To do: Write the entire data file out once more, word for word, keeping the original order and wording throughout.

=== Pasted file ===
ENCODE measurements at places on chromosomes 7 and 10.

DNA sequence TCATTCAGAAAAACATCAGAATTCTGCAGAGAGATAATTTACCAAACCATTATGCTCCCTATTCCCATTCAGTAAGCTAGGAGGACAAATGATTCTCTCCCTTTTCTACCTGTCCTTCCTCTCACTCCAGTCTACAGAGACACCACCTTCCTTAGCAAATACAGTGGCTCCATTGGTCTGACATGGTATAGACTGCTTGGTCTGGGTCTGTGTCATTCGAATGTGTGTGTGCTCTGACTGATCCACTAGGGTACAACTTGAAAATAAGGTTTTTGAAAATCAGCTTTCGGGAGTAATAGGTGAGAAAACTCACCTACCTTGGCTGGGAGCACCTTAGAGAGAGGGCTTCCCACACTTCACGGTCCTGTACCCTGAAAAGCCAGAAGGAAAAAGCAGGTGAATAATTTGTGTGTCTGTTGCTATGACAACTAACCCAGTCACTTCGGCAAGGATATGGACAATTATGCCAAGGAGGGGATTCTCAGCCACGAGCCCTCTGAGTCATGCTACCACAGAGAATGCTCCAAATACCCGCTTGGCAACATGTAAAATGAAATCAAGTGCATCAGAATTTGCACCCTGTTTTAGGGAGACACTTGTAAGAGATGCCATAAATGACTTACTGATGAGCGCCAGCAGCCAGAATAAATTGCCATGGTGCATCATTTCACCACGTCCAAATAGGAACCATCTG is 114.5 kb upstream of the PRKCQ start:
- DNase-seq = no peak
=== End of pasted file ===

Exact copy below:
ENCODE measurements at places on chromosomes 7 and 10.

DNA sequence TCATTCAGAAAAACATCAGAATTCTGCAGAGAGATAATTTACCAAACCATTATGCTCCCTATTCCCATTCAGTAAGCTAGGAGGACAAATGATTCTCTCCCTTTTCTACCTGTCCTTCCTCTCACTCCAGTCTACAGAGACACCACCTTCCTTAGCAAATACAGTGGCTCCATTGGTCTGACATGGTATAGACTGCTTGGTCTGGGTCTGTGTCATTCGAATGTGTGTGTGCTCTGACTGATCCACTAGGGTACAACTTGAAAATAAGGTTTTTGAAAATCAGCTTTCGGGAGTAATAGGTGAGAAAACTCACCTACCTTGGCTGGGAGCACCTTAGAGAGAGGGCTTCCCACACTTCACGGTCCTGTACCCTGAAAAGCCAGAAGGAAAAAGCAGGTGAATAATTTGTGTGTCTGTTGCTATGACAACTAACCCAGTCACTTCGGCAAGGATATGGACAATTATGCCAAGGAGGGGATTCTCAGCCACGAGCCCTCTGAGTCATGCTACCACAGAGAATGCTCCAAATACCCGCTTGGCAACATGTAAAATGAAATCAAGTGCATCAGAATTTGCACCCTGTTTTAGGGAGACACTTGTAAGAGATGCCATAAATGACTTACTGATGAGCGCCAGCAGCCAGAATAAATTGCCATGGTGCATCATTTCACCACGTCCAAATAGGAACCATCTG is 114.5 kb upstream of the PRKCQ start:
- DNase-seq = no peak